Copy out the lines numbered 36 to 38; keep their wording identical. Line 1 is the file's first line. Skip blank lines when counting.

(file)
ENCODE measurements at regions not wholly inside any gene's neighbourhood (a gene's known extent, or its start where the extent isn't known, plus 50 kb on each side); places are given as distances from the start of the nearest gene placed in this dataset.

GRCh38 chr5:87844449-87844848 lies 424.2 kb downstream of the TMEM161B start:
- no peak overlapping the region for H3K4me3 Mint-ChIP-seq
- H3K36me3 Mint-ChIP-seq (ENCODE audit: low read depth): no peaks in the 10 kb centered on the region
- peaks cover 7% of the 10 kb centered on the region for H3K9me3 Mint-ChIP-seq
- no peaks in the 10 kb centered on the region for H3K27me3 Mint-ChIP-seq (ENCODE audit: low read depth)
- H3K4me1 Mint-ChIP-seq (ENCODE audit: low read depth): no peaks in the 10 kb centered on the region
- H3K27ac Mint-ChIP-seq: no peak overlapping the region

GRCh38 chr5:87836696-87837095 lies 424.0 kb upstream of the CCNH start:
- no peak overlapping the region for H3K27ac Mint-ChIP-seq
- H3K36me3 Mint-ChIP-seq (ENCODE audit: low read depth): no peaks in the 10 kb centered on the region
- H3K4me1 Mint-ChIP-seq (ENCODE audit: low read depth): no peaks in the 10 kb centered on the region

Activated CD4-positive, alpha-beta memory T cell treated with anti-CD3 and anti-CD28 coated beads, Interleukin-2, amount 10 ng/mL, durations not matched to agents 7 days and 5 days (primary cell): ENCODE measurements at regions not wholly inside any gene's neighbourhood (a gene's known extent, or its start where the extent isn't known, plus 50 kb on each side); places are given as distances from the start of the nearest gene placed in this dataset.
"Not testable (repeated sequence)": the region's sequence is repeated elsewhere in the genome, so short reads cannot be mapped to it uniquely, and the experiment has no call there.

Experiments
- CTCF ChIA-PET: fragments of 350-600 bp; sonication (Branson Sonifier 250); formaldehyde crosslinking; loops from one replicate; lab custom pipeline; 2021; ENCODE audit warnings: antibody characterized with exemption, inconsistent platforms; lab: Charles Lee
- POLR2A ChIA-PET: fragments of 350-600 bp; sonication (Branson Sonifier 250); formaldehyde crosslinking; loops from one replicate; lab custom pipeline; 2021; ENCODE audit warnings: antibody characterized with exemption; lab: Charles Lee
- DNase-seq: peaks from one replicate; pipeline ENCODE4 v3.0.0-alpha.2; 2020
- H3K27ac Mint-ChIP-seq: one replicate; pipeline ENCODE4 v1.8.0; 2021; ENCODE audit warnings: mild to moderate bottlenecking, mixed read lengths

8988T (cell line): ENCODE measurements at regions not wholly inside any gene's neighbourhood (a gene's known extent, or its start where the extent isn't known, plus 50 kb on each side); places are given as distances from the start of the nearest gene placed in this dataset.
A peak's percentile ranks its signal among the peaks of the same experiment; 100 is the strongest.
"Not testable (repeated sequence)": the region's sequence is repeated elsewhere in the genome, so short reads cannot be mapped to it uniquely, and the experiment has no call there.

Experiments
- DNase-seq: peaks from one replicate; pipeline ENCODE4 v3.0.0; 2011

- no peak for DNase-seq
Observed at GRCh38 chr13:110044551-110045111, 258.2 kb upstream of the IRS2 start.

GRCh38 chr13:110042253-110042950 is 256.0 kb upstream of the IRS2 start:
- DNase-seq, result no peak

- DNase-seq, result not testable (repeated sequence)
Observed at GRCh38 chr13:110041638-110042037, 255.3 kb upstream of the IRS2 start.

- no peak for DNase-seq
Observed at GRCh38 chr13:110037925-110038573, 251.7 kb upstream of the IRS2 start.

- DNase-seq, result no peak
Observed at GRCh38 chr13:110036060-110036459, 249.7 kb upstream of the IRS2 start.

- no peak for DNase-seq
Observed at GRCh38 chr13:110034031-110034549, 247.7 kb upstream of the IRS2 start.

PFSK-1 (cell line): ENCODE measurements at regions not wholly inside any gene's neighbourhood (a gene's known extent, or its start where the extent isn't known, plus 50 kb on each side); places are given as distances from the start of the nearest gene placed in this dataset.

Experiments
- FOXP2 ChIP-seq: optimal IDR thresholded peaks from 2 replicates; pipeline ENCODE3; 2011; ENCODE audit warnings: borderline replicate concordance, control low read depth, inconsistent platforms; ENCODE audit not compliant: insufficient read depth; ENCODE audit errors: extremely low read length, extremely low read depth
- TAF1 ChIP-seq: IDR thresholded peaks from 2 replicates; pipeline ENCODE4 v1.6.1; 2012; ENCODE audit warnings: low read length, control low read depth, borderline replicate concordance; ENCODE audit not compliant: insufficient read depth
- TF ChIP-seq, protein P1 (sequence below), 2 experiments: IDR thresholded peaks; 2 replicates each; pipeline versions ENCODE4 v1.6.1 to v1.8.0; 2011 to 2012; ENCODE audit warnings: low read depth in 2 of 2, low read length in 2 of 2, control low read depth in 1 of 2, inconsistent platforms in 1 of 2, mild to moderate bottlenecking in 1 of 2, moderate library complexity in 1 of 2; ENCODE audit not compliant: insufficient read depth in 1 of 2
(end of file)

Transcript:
Observed at GRCh38 chr13:110034031-110034549, 247.7 kb upstream of the IRS2 start.

PFSK-1 (cell line): ENCODE measurements at regions not wholly inside any gene's neighbourhood (a gene's known extent, or its start where the extent isn't known, plus 50 kb on each side); places are given as distances from the start of the nearest gene placed in this dataset.

Experiments